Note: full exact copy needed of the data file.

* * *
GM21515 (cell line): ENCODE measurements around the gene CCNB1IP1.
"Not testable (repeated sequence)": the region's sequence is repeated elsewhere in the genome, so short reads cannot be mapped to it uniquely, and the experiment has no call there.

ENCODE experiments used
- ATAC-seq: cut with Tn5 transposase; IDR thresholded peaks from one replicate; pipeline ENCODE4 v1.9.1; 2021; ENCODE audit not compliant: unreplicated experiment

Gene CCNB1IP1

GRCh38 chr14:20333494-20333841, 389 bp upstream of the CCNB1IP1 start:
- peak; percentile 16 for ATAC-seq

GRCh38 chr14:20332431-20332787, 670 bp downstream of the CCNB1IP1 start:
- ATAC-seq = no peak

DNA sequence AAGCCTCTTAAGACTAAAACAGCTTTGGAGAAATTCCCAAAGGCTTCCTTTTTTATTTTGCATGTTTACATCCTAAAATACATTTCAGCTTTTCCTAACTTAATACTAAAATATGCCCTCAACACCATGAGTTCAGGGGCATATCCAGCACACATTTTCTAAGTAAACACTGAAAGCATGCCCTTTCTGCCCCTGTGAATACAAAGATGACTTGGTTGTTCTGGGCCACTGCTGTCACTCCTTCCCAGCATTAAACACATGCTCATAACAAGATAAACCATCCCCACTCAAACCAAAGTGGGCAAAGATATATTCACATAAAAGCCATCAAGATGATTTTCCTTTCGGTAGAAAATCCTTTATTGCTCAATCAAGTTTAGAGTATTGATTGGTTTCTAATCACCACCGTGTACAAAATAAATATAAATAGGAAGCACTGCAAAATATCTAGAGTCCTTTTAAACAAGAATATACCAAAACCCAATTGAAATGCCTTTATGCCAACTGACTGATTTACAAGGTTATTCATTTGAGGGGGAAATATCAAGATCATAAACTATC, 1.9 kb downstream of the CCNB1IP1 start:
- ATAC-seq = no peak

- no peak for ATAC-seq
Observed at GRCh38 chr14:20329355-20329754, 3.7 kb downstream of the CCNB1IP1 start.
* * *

GM21515 (cell line): ENCODE measurements around the gene CCNB1IP1.
"Not testable (repeated sequence)": the region's sequence is repeated elsewhere in the genome, so short reads cannot be mapped to it uniquely, and the experiment has no call there.

ENCODE experiments used
- ATAC-seq: cut with Tn5 transposase; IDR thresholded peaks from one replicate; pipeline ENCODE4 v1.9.1; 2021; ENCODE audit not compliant: unreplicated experiment

Gene CCNB1IP1

GRCh38 chr14:20333494-20333841, 389 bp upstream of the CCNB1IP1 start:
- peak; percentile 16 for ATAC-seq

GRCh38 chr14:20332431-20332787, 670 bp downstream of the CCNB1IP1 start:
- ATAC-seq = no peak

DNA sequence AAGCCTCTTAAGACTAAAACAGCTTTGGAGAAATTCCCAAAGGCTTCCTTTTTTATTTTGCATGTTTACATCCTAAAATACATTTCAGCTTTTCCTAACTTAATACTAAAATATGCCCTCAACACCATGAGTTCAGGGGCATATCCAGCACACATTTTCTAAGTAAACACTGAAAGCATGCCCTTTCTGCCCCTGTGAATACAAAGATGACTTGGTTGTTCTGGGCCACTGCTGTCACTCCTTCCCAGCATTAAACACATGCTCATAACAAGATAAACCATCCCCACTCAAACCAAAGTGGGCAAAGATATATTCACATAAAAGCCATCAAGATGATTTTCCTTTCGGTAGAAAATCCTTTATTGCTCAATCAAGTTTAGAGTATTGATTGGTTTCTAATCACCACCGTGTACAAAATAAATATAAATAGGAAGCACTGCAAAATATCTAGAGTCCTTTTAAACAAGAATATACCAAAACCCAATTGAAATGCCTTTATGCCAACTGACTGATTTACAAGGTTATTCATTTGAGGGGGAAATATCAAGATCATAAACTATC, 1.9 kb downstream of the CCNB1IP1 start:
- ATAC-seq = no peak

- no peak for ATAC-seq
Observed at GRCh38 chr14:20329355-20329754, 3.7 kb downstream of the CCNB1IP1 start.